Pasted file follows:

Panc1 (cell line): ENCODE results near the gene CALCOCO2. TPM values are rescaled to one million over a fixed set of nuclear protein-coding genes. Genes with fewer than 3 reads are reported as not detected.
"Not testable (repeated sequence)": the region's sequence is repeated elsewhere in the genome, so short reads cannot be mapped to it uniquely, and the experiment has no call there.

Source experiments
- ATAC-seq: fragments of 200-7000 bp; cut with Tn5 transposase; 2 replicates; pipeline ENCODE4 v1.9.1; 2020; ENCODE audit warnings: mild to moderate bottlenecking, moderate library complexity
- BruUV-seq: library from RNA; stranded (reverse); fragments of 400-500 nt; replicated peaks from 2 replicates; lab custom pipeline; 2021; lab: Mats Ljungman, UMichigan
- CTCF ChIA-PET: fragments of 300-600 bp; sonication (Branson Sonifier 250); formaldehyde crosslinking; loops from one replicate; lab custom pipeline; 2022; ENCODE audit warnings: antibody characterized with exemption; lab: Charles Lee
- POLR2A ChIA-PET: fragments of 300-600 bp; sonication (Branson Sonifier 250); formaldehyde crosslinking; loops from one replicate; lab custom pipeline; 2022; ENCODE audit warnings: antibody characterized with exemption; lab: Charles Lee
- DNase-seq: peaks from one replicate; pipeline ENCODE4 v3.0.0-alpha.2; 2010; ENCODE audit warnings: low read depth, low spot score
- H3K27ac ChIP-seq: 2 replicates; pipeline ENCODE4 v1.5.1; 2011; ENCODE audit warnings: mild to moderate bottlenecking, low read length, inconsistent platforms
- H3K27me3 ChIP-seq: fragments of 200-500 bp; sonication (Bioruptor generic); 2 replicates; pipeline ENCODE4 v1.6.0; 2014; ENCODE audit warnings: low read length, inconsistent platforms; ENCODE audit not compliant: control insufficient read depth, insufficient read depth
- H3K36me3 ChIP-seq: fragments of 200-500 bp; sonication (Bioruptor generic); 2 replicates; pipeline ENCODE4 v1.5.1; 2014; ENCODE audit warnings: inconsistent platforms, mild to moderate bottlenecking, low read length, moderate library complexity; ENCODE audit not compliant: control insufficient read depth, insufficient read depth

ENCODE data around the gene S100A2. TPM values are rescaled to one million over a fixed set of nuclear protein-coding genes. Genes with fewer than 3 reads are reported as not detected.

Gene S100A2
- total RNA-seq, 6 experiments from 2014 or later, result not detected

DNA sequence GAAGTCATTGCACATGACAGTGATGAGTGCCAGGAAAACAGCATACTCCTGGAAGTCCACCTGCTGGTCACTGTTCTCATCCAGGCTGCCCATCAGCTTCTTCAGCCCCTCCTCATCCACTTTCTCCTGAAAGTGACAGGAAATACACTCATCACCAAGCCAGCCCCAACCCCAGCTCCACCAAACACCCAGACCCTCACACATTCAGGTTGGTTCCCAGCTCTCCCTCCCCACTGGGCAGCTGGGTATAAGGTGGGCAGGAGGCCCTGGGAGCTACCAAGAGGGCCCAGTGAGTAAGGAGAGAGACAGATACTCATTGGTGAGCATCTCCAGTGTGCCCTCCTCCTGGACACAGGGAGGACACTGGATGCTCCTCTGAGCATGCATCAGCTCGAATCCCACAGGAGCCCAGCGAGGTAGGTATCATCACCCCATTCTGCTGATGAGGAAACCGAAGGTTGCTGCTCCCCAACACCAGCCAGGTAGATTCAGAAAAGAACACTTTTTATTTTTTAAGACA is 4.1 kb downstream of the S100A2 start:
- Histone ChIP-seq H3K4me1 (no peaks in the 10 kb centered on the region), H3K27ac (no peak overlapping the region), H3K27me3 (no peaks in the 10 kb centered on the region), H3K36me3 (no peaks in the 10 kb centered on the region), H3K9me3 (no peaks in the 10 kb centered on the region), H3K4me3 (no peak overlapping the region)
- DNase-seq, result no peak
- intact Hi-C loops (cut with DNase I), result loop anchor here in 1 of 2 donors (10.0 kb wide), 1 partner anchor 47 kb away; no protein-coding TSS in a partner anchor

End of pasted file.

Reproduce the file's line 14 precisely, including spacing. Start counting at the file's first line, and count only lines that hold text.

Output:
- total RNA-seq, 6 experiments from 2014 or later, result not detected